Our first thought: this is going to be tough! How do we photograph “attack”? Do we stage it? Are we going to be lucky enough to find someone attacking someone or something? Probably not, and we didn’t really want to witness such an event and just stand by and photograph it. Not knowing where to take this, it seemed like we were going to go into this somewhat blindly. So with that, we figured we would head in a different direction than we had been in before – to the East…

We captured lots of images – people attacking their day, graffiti on windows, chunks of a building removed that seemingly had been attacked by something. We even came across a stuffed animal that had been tied to a metal post like someone had attacked and tied it up. You find the craziest stuff if you just take the time to look!

We came across an art gallery that was displaying some ink drawings in the window. They all had an explosive look to them – letterforms, explosion clouds, animals, and other organic shapes being blown apart. Could this be our visual for “attack”? As Eric shot the artwork, I noticed that there was a police car across the street and if you looked at one of the explosions at the right angle, it looked as if the car was the one under attack. Eric shot this from different angles and ended up capturing what could also be a commentary on the public’s attitude toward police in our society today:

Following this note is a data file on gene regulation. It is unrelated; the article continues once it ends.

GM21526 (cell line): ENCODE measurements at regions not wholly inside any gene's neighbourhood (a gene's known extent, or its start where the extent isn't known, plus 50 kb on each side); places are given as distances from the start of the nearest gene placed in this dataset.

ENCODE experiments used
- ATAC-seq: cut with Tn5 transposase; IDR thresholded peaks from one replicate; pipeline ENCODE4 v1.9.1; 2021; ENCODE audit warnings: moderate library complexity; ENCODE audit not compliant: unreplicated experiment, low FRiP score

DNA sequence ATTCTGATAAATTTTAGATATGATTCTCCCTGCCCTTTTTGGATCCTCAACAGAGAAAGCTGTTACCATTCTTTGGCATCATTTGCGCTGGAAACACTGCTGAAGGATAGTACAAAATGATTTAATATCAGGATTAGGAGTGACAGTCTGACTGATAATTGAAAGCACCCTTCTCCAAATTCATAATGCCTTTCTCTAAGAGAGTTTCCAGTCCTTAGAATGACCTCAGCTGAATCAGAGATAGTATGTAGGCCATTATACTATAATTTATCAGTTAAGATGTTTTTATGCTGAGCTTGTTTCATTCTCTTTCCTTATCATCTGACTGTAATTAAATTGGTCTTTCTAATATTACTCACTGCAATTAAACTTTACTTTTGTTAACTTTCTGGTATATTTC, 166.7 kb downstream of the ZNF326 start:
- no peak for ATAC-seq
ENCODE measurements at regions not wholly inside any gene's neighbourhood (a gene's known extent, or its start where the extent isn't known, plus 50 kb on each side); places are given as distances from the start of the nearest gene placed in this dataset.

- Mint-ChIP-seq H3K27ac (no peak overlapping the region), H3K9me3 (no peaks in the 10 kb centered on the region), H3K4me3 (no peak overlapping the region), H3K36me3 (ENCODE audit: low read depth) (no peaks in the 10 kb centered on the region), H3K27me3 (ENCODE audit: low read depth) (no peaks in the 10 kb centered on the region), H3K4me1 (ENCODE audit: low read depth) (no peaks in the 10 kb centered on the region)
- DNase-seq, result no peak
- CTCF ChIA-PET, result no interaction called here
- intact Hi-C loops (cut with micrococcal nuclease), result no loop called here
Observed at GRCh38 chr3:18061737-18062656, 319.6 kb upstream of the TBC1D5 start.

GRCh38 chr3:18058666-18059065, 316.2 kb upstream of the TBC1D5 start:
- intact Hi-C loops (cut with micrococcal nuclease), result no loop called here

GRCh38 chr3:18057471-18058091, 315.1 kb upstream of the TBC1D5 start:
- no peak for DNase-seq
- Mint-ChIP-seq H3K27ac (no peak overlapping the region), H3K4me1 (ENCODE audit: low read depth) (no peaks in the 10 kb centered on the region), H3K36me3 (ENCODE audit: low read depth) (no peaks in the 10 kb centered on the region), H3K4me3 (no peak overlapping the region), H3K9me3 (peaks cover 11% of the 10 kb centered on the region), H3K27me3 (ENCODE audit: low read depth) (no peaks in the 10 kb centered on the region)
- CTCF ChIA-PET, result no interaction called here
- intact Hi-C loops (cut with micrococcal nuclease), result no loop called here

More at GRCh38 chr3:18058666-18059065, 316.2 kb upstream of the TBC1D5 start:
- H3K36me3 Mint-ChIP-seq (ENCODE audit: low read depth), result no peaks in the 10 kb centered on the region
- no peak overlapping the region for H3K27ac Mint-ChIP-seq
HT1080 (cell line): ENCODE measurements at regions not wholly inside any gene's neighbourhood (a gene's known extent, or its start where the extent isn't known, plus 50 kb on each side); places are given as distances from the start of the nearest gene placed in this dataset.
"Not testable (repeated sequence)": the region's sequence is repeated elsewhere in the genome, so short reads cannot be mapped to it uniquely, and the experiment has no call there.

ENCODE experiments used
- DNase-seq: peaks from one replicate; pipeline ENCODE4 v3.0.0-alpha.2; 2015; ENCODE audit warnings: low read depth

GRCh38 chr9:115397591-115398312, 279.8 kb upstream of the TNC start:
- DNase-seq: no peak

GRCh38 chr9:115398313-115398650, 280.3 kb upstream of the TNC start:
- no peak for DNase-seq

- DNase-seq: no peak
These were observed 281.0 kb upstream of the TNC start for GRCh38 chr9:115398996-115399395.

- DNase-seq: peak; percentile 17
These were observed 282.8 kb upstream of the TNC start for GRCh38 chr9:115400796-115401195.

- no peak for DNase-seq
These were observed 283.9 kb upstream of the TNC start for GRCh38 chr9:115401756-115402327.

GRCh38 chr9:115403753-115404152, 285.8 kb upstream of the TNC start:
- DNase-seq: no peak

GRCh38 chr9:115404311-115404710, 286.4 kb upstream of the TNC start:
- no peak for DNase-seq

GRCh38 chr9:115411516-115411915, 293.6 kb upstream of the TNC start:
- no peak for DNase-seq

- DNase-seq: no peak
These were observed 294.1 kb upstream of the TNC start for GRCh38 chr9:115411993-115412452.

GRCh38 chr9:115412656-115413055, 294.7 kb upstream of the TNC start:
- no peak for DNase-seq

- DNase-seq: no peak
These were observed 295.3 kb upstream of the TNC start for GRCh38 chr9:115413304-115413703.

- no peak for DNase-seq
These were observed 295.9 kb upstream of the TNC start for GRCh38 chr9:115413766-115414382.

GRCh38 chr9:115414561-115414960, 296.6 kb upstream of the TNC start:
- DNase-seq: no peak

minute:72 : attack


minute:72 : pull

Starbucks: PCH: Sunset Beach

We came back to where it all began: the Starbucks in Sunset Beach. But the deja vu kicked in when we retrieved our word for the next 72 minutes – in. What? We’ve done that before and loved the image we got from it. We never anticipated that this would happen, so we had to make a new rule right there on the spot – should we get a word we’ve already done, we have to move to the 7th page of the paper’s next section and get the 2nd word on that page. The new word for today – pull.

Eric and I sat and brainstormed about the word. We knew what it was but we knew we would have to see if there was anything to it that we weren’t seeing at first.

Exerting force on something typically by moving them toward the origin of the force. To cancel or withdraw. To damage a muscle by strain.

Well, nothing more than what we thought, so we talked a bit more and decided to take off up Pacific Coast Hwy to see what we could associate with the word pull in a unique way. As we headed north, there were 2 older people waking toward us and the man was pulling a wheeled suitcase. I told Eric he needed to shoot him. After all, we could actually get someone in the act of pulling. Eric sat down on the side of the walk and tried to act nonchalant about capturing the people without them noticing. He was able to get one shot, our second of the day.